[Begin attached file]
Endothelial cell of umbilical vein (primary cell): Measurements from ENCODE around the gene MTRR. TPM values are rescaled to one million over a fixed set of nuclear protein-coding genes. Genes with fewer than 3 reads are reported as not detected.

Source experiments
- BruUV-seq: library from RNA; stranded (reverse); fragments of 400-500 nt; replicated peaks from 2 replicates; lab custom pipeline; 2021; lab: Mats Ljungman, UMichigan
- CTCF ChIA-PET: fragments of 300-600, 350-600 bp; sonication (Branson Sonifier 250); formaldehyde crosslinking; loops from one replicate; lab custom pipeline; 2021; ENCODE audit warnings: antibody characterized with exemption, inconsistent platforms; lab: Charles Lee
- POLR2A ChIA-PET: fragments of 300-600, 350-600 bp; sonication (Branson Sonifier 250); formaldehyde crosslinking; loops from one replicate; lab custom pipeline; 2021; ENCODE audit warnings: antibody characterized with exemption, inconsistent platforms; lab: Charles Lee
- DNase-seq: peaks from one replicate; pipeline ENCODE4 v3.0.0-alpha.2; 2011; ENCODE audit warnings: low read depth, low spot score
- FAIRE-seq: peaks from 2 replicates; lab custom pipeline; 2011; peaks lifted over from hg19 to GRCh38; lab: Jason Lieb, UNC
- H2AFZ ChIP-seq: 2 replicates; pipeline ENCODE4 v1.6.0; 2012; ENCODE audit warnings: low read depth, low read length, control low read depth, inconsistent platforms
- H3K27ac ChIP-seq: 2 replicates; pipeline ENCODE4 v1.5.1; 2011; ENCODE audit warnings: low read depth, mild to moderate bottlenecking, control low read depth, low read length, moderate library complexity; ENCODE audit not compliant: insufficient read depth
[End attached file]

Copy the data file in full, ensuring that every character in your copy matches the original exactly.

Endothelial cell of umbilical vein (primary cell): Measurements from ENCODE around the gene MTRR. TPM values are rescaled to one million over a fixed set of nuclear protein-coding genes. Genes with fewer than 3 reads are reported as not detected.

Source experiments
- BruUV-seq: library from RNA; stranded (reverse); fragments of 400-500 nt; replicated peaks from 2 replicates; lab custom pipeline; 2021; lab: Mats Ljungman, UMichigan
- CTCF ChIA-PET: fragments of 300-600, 350-600 bp; sonication (Branson Sonifier 250); formaldehyde crosslinking; loops from one replicate; lab custom pipeline; 2021; ENCODE audit warnings: antibody characterized with exemption, inconsistent platforms; lab: Charles Lee
- POLR2A ChIA-PET: fragments of 300-600, 350-600 bp; sonication (Branson Sonifier 250); formaldehyde crosslinking; loops from one replicate; lab custom pipeline; 2021; ENCODE audit warnings: antibody characterized with exemption, inconsistent platforms; lab: Charles Lee
- DNase-seq: peaks from one replicate; pipeline ENCODE4 v3.0.0-alpha.2; 2011; ENCODE audit warnings: low read depth, low spot score
- FAIRE-seq: peaks from 2 replicates; lab custom pipeline; 2011; peaks lifted over from hg19 to GRCh38; lab: Jason Lieb, UNC
- H2AFZ ChIP-seq: 2 replicates; pipeline ENCODE4 v1.6.0; 2012; ENCODE audit warnings: low read depth, low read length, control low read depth, inconsistent platforms
- H3K27ac ChIP-seq: 2 replicates; pipeline ENCODE4 v1.5.1; 2011; ENCODE audit warnings: low read depth, mild to moderate bottlenecking, control low read depth, low read length, moderate library complexity; ENCODE audit not compliant: insufficient read depth